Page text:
After Suffolk County, N.Y., housed several homeless sex offenders at a motel, community outrage over the clustering forced officials to investigate how it had happened, and what could be done to prevent it in the future, Newsday reports. Now authorities say the problem has been solved through improved communications between state and local agencies, including the state division of parole, that monitor sex offenders after they serve their time and return to their communities. The report by Suffolk’s Department of Social Services can’t explain how residents are supposed to process and respond to the slew of state-mandated notifications they receive when sex offenders move into their neighborhood.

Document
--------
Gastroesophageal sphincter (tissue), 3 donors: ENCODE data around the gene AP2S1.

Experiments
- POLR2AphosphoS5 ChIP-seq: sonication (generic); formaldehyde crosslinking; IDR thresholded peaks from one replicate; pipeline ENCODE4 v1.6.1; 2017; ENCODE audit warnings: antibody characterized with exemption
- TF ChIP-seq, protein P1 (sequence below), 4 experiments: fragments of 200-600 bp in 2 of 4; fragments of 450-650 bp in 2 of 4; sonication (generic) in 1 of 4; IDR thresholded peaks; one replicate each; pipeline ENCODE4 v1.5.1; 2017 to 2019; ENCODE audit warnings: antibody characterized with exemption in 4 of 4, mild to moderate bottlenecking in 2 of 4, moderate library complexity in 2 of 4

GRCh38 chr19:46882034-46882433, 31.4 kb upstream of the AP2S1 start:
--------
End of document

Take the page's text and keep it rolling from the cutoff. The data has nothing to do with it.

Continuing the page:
Given the high rate of sex-offender recidivism, some residents and child protection advocates say it’s not enough to alert communities of a sex offender in their midst. Possible solutions include enhancing post-release supervision beyond parole, counseling, and electronic monitoring to ensure offenders obey the terms of their parole. Some say the best way to protect children from sex offenders is civil commitment, where the most dangerous offenders are held in treatment facilities after prison until they no longer pose a risk to public safety.